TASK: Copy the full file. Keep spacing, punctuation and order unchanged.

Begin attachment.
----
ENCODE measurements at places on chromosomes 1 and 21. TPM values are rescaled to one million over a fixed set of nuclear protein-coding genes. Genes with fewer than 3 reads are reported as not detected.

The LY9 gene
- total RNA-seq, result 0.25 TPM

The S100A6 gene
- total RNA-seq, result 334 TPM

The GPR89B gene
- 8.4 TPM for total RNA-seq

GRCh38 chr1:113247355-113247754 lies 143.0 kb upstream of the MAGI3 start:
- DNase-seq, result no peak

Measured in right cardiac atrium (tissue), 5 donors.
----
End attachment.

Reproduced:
ENCODE measurements at places on chromosomes 1 and 21. TPM values are rescaled to one million over a fixed set of nuclear protein-coding genes. Genes with fewer than 3 reads are reported as not detected.

The LY9 gene
- total RNA-seq, result 0.25 TPM

The S100A6 gene
- total RNA-seq, result 334 TPM

The GPR89B gene
- 8.4 TPM for total RNA-seq

GRCh38 chr1:113247355-113247754 lies 143.0 kb upstream of the MAGI3 start:
- DNase-seq, result no peak

Measured in right cardiac atrium (tissue), 5 donors.